The Parramatta Female Factory Precinct: Beyond Commemorating Trauma | Lauren Schutz
On November 16, 2009, then prime minister of Australia Kevin Rudd stood before the Great Hall of Parliament House in Canberra, Australian Capital Territory, and delivered the National Apology to the Forgotten Australians and Former Child Mi grants. “Forgotten Australians” is the term developed to represent more than half a million Australians who grew up in “out- of- home” care during the twentieth century. “Child migrants” are those children transported to Australia and placed in homes and orphanages on arrival, until the scheme ceased in 1970. Collectively referred to as “care leavers” because these terms are contested, the National Apology followed multiple Senate inquiries. Culminating in The Lost Innocents: Righting the Record—Report on Child Migration (2001), The Forgot-ten Australians: A Report on Australians Who Experienced Institutional or Out-of-Home Care as Children (2004) and “Forgotten Australians” and “Lost Innocents”: Revisited (2009), all three reports had unanimously called for a national apology.
In the Forgotten Australians report (2004), thirty- nine recommendations were out-lined, including access to records for all care leavers, and the provision of funding for counseling services, education programs, and additional support services. Recommendation 34 outlined recognition of the hardships of the care leavers, including neglect, abuse, and mistreatment through memorials and exhibitions, with funding to be provided by the Commonwealth and state governments. Decisions concerning the location and design were to be made in consultation with the care leavers and relevant support and advocacy groups:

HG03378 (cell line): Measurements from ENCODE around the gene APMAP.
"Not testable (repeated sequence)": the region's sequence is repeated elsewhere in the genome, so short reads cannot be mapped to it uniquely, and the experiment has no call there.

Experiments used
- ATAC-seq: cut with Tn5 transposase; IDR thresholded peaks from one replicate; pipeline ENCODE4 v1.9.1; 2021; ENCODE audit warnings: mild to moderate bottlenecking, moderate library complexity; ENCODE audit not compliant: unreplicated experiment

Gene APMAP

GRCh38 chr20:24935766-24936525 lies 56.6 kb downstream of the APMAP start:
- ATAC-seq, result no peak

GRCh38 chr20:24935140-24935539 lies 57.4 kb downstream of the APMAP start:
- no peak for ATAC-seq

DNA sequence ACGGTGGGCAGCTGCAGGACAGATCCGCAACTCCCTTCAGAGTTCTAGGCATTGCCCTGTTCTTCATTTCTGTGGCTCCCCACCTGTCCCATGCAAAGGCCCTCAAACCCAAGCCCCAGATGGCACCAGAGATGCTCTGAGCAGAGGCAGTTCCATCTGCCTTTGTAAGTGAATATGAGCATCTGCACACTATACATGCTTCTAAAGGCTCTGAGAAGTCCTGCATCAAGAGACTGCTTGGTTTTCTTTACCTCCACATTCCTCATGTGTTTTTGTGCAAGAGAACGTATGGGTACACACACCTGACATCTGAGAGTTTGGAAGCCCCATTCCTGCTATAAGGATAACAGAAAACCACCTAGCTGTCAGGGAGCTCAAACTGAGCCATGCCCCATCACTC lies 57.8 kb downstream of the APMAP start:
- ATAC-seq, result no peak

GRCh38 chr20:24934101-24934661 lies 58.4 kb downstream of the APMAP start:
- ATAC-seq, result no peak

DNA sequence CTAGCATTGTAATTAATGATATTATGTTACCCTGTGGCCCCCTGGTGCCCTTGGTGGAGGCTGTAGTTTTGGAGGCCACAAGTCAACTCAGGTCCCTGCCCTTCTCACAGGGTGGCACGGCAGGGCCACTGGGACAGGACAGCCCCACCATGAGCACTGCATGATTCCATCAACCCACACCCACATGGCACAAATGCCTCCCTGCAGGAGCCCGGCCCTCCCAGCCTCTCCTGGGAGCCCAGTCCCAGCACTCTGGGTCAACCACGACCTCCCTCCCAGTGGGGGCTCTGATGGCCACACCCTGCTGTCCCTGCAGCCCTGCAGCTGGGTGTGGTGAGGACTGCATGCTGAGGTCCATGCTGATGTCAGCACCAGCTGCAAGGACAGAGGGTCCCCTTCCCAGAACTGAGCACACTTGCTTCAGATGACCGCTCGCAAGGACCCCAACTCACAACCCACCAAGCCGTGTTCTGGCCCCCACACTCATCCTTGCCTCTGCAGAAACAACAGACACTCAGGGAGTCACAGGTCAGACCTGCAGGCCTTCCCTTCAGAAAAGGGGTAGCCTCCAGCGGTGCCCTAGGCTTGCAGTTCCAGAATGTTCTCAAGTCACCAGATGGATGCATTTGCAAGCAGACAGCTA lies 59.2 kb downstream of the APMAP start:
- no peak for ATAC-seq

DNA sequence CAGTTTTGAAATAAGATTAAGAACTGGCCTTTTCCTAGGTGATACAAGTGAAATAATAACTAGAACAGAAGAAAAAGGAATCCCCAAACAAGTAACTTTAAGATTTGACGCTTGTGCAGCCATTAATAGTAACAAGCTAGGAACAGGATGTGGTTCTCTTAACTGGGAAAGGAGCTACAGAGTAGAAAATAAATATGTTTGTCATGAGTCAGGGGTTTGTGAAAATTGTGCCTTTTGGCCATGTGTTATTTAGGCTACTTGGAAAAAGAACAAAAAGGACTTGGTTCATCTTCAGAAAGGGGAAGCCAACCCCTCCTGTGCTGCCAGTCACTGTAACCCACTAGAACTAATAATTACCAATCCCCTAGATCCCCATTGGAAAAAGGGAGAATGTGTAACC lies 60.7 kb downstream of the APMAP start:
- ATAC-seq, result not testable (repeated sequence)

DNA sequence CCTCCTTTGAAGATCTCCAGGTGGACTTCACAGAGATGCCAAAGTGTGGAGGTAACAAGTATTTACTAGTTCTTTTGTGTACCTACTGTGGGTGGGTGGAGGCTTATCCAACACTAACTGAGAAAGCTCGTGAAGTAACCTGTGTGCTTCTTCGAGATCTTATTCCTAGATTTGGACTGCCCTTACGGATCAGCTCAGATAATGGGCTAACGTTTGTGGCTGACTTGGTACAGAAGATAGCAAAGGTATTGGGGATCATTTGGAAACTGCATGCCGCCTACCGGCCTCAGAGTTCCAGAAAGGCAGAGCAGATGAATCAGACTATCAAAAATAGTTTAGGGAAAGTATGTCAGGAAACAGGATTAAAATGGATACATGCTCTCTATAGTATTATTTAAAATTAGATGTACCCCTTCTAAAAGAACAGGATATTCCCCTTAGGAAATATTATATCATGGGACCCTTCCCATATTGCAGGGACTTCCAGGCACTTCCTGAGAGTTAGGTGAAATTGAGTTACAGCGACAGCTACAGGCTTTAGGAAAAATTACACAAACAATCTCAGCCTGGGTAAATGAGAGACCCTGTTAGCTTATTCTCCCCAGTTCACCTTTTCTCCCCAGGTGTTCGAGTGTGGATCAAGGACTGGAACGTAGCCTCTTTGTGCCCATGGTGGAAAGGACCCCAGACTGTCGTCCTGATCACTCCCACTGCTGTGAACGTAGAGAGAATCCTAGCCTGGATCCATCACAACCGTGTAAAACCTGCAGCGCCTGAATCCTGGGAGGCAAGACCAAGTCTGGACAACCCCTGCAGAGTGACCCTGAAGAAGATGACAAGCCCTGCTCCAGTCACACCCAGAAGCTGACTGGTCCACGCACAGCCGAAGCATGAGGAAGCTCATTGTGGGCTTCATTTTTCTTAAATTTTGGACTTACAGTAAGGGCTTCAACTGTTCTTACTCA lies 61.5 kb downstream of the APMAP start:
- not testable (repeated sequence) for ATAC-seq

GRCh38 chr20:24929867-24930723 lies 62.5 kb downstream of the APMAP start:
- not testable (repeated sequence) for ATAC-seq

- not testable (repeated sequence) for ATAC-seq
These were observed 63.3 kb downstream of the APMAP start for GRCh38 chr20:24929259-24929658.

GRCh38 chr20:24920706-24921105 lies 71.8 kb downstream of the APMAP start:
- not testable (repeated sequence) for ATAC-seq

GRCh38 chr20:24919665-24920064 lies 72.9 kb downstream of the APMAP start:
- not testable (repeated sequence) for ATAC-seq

Where possible, memorials could take the form of: memorial gardens constructed in conjunction with local councils; the placement of plaques at the site of former institutions; and/or the construction of heritage centres on the site of former institutions.
This article explores the implementation of this recommendation regarding the Parramatta Female Factory Precinct (PFFP), situated in Sydney, New South Wales (NSW). In examining the development of the precinct since the recommendations outlined in the Forgotten Australians report in 2004, an apology by then– NSW premier Nathan Rees in September 2009 and the National Apology in November 2009, this article examines the role of advocacy groups, heritage experts, and the Sites of Conscience movement, within the political context of the existing Western heritage management framework.
Following a brief overview of the history of the International Sites of Conscience Coalition (ICSC) and an examination of the Sites of Conscience model, links to the dominant Western heritage management framework are drawn, including the focus on physical conservation and the role of experts. This paper then examines the history and uses of the PFFP, as a sacred place of the First Nations Australians to the first purpose- built convict Female Factory in Australia, followed by the establishment of a Roman Catholic orphanage.
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